PORTUGUESE :aDE SEIXAS. 61
Of this De Seixas,* Joo de Barros, the old chronicler, says that he was supposed to have been a captive, but he was discovered to be the commander of a large body of men employed to subdue the mountain tribes : and he reports that the Siamese army in his day (the beginning of the sixteenth century) consisted of twenty thousand cavalry, two hundred and fi% thousand infantry, and ten thousand war elephants; and that this army was raised without depopulating the country in any respect.f
In the Portuguese records, one De Mello is mentioned as having rendered signal services to the Siamese. He was put to death by a Pegu nobleman, called "Xenim of the Tuft;" and it is said that the Nobleman, being himself convicted of treason and cAademned to death, exclaimed, on the way to the place of execution, while passing the dwelling which 1)6 Mello had occupied, " I deserve this death, ^cause I ordered Diogo de Mello to be killed, without reason, and on false information." J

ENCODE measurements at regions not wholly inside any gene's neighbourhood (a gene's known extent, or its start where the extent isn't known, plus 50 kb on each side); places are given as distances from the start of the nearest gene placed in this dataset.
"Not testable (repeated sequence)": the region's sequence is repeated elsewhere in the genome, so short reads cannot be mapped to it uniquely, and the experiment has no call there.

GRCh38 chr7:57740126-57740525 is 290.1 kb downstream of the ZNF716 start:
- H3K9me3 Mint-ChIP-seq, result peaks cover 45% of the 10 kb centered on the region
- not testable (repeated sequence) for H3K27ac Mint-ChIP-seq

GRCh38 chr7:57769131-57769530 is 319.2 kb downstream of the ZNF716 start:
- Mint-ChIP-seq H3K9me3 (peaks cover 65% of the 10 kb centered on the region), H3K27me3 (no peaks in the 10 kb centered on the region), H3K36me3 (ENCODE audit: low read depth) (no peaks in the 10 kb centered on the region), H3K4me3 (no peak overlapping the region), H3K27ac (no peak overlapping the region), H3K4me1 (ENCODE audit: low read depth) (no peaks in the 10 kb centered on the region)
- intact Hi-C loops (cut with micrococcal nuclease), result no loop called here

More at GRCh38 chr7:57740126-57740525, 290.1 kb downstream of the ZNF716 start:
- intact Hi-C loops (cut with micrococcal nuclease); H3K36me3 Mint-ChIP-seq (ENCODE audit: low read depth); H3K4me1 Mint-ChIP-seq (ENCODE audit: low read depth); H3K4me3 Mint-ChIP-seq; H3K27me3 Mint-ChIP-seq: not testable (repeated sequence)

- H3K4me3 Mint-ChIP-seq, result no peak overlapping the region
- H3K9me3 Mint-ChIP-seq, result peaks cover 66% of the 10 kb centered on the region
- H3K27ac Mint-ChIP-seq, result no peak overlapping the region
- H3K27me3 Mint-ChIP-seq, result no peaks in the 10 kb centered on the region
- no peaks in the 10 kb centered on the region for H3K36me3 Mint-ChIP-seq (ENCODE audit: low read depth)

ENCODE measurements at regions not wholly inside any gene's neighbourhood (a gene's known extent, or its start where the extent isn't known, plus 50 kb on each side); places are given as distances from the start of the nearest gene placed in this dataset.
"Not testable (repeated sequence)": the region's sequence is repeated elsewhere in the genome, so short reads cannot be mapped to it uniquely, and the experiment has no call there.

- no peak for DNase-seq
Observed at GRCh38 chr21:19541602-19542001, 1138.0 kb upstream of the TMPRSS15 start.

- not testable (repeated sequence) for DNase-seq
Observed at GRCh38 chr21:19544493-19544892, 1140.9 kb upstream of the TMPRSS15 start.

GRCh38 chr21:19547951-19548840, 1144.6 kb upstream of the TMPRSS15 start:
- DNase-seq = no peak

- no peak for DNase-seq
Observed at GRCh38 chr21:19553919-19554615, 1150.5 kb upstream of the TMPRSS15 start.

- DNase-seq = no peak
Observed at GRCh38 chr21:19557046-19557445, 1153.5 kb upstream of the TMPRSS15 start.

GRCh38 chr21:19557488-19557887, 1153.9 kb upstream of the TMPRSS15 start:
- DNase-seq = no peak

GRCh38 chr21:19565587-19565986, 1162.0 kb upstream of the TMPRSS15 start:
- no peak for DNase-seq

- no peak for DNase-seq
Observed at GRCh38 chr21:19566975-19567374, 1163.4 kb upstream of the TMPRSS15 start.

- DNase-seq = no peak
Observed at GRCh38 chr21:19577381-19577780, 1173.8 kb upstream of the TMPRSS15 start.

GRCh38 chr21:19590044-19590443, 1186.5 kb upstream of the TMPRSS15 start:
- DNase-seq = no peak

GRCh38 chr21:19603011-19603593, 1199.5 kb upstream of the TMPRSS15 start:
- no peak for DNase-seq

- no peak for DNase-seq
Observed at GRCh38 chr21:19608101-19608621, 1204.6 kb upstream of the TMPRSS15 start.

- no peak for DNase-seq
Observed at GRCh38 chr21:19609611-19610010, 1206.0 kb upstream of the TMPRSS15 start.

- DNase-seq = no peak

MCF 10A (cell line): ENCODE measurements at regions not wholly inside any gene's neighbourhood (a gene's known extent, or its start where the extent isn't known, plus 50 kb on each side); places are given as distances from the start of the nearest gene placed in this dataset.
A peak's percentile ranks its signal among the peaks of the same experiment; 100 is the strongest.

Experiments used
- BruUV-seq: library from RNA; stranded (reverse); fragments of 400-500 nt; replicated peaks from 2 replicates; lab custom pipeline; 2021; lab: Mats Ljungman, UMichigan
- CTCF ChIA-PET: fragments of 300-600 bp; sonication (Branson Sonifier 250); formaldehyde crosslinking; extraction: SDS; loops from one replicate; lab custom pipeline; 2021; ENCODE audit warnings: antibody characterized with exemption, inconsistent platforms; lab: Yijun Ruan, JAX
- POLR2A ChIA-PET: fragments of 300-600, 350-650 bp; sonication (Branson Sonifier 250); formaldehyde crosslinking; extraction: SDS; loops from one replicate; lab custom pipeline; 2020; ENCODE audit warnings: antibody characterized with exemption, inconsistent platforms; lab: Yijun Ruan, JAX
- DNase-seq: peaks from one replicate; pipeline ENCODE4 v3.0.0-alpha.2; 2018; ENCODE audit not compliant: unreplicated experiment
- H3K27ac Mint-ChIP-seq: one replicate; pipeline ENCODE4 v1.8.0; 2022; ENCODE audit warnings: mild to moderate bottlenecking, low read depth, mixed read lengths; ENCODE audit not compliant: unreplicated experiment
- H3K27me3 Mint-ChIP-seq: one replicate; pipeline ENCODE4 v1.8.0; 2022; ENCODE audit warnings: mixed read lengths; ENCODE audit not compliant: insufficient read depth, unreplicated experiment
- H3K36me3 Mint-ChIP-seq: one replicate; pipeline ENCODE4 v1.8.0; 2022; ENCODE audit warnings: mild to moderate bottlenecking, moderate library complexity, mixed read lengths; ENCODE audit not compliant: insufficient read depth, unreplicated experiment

The Portuguese have continued to nominate a cAasul at Bangkok. As they have no trade, the
Aome of the reports which Seixas made of the religious belief of the %Qrj*re bonzes of his time (1540) are curious. They taught that the six th WaS Con^nue Posent state for eight thousand years, of which -^ousand had passed ; that it had its origin in a deluge, and would be t7ed ^ 5 ^at the next phase of the world would be the produce ^hose eon^a*ning the masculine and the feminine principle, out of
the Procreation a new world would be born, freed from the miseries of ferti]j1".esen*' ' ocean would be converted into fresh and
.ZlnA streams, and the earth produce spontaneous harvests, and a ^rnor race- of human beings would be freed from all evils and anxieties. f^v.167. J Joo de Barros, v., 160.
a Dlog0 de Couto} JDecadas, vii., p. 147.a Dlog0 de Couto} JDecadas, vii., p. 147.